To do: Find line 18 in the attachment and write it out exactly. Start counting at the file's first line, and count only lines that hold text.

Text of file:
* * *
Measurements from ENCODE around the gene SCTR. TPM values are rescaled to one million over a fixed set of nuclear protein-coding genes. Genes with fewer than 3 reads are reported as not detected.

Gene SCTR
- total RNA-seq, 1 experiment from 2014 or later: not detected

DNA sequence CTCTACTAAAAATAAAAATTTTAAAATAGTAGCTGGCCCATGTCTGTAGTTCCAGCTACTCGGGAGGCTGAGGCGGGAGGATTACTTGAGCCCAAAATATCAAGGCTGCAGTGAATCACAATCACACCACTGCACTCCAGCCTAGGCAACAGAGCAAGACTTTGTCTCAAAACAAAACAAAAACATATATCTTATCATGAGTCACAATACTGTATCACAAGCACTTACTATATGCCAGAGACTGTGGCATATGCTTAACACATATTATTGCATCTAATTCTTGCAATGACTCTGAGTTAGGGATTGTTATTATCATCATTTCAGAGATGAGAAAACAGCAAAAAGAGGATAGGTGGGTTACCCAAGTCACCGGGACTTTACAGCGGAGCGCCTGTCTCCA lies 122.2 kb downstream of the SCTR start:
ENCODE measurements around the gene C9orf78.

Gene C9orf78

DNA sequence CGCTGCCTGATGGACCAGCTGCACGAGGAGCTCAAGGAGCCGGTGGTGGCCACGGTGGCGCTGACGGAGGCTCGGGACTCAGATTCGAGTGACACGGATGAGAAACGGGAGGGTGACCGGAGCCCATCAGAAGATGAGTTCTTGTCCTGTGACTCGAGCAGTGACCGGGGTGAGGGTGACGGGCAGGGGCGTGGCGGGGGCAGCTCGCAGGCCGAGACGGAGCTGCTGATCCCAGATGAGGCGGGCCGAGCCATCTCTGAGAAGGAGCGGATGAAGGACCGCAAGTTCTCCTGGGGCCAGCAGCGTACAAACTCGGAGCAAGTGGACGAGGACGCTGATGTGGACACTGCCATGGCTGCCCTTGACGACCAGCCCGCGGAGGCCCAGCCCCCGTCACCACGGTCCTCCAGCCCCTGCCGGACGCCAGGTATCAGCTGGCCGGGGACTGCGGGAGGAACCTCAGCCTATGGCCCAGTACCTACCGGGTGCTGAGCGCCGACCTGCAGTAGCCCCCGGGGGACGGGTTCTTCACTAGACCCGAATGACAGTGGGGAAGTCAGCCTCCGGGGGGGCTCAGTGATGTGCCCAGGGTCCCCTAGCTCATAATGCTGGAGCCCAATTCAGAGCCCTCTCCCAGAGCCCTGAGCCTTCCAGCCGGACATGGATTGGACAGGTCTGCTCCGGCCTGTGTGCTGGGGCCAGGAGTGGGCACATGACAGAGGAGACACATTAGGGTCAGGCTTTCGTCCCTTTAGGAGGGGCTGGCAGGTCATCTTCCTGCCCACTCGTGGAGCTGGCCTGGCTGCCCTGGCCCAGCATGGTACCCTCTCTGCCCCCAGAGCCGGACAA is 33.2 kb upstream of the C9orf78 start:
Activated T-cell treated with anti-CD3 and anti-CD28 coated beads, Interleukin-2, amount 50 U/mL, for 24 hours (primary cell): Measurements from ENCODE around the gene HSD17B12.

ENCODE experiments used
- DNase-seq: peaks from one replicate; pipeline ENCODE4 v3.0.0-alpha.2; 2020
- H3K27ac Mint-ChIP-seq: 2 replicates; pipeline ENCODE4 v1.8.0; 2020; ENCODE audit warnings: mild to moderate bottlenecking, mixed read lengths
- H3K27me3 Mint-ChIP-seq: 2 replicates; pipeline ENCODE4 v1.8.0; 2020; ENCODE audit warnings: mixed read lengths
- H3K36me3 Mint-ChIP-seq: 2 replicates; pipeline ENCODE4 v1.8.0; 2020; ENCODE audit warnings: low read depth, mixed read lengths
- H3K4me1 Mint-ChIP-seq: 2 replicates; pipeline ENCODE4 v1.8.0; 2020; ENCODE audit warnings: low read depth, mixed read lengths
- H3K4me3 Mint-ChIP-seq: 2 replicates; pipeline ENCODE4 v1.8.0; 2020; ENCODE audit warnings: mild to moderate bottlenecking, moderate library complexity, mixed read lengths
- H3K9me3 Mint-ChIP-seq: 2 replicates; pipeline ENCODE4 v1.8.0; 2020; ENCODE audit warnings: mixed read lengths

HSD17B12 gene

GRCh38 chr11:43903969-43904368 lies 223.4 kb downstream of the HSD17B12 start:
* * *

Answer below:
GRCh38 chr11:43903969-43904368 lies 223.4 kb downstream of the HSD17B12 start: